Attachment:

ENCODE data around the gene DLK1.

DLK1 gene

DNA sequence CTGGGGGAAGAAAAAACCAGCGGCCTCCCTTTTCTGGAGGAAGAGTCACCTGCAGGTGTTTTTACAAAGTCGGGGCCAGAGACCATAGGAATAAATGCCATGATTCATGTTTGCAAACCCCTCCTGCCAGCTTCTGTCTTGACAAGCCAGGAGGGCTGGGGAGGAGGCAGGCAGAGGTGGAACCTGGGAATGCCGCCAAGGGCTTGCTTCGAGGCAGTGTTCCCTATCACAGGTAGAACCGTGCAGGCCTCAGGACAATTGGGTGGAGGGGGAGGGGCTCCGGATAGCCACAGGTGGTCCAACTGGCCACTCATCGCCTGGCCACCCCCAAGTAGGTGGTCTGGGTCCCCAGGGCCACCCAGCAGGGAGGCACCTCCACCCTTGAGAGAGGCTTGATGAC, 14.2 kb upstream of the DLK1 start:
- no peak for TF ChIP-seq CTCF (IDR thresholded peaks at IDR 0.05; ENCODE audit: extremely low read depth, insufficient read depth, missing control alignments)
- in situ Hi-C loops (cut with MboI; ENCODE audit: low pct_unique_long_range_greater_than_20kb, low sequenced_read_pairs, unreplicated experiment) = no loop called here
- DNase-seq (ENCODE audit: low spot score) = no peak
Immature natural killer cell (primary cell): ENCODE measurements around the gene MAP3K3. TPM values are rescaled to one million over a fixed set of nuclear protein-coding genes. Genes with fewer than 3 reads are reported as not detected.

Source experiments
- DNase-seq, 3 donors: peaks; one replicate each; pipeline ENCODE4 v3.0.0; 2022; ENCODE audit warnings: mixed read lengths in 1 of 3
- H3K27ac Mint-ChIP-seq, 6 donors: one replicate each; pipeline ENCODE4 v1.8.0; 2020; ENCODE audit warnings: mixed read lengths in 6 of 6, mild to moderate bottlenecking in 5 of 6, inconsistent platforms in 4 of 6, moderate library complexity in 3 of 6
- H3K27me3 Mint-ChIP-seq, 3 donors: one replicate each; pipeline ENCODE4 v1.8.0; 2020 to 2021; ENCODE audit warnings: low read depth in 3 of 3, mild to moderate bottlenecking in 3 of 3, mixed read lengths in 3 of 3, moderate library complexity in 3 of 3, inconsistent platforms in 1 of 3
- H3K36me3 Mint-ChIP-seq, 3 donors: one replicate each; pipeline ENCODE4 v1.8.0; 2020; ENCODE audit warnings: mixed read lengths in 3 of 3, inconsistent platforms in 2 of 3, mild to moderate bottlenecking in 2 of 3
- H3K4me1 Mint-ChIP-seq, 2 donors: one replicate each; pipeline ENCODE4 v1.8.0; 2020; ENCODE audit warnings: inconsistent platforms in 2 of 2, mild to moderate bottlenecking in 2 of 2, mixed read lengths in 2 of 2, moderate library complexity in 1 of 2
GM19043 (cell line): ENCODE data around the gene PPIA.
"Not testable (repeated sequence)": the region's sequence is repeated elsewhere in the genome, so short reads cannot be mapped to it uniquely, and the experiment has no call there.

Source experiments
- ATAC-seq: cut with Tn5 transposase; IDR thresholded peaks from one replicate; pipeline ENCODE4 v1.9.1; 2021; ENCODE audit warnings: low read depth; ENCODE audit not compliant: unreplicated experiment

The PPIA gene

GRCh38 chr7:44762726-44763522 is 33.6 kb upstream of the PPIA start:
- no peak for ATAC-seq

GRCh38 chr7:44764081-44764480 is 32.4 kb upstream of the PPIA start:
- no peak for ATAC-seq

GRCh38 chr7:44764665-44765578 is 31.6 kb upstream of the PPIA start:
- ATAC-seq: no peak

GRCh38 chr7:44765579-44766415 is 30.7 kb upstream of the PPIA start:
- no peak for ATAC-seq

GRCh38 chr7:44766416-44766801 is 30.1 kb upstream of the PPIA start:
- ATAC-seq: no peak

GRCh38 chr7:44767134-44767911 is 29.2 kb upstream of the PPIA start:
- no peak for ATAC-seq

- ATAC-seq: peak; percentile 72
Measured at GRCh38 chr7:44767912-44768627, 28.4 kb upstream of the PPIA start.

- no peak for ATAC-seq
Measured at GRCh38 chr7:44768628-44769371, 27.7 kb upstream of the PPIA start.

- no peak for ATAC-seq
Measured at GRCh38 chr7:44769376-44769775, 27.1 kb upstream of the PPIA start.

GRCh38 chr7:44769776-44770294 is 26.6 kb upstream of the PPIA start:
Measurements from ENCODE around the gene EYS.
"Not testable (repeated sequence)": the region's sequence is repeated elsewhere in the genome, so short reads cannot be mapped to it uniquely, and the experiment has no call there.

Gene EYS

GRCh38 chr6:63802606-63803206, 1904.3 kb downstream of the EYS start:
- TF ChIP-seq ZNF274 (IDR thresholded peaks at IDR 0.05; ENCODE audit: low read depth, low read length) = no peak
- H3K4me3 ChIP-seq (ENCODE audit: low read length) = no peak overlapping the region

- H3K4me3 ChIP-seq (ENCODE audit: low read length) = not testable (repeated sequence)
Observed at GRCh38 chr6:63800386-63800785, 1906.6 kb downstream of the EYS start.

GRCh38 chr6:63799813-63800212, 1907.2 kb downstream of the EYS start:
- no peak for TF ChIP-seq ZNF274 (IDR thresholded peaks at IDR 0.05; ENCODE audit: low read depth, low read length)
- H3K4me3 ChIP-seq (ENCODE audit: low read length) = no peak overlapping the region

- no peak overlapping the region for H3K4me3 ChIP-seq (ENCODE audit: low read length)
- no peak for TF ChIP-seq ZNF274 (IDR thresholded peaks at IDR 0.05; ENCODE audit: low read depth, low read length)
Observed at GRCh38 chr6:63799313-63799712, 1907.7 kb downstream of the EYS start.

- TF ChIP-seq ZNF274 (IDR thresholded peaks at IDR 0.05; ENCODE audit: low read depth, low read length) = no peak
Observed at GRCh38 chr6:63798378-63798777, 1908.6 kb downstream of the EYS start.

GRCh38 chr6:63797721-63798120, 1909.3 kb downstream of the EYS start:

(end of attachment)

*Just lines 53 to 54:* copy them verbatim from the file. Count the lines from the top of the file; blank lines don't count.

Observed at GRCh38 chr6:63798378-63798777, 1908.6 kb downstream of the EYS start.

GRCh38 chr6:63797721-63798120, 1909.3 kb downstream of the EYS start: